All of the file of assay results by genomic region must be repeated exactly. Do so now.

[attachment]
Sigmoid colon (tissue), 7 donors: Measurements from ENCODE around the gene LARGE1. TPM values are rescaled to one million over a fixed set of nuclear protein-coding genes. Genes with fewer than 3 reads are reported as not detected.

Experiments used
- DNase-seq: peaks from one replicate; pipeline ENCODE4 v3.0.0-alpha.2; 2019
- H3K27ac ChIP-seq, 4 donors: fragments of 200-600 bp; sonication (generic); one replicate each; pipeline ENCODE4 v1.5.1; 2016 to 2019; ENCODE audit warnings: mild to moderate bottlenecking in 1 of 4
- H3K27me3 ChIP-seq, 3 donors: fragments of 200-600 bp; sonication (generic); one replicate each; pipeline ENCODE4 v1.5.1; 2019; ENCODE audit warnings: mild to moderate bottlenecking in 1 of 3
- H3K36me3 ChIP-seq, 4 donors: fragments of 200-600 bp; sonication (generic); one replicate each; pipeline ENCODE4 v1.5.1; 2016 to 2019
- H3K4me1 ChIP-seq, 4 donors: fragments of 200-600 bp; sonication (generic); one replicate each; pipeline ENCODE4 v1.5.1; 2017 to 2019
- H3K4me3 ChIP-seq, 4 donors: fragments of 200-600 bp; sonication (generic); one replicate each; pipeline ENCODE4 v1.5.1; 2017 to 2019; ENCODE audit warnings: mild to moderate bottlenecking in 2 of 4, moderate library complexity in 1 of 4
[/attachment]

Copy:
Sigmoid colon (tissue), 7 donors: Measurements from ENCODE around the gene LARGE1. TPM values are rescaled to one million over a fixed set of nuclear protein-coding genes. Genes with fewer than 3 reads are reported as not detected.

Experiments used
- DNase-seq: peaks from one replicate; pipeline ENCODE4 v3.0.0-alpha.2; 2019
- H3K27ac ChIP-seq, 4 donors: fragments of 200-600 bp; sonication (generic); one replicate each; pipeline ENCODE4 v1.5.1; 2016 to 2019; ENCODE audit warnings: mild to moderate bottlenecking in 1 of 4
- H3K27me3 ChIP-seq, 3 donors: fragments of 200-600 bp; sonication (generic); one replicate each; pipeline ENCODE4 v1.5.1; 2019; ENCODE audit warnings: mild to moderate bottlenecking in 1 of 3
- H3K36me3 ChIP-seq, 4 donors: fragments of 200-600 bp; sonication (generic); one replicate each; pipeline ENCODE4 v1.5.1; 2016 to 2019
- H3K4me1 ChIP-seq, 4 donors: fragments of 200-600 bp; sonication (generic); one replicate each; pipeline ENCODE4 v1.5.1; 2017 to 2019
- H3K4me3 ChIP-seq, 4 donors: fragments of 200-600 bp; sonication (generic); one replicate each; pipeline ENCODE4 v1.5.1; 2017 to 2019; ENCODE audit warnings: mild to moderate bottlenecking in 2 of 4, moderate library complexity in 1 of 4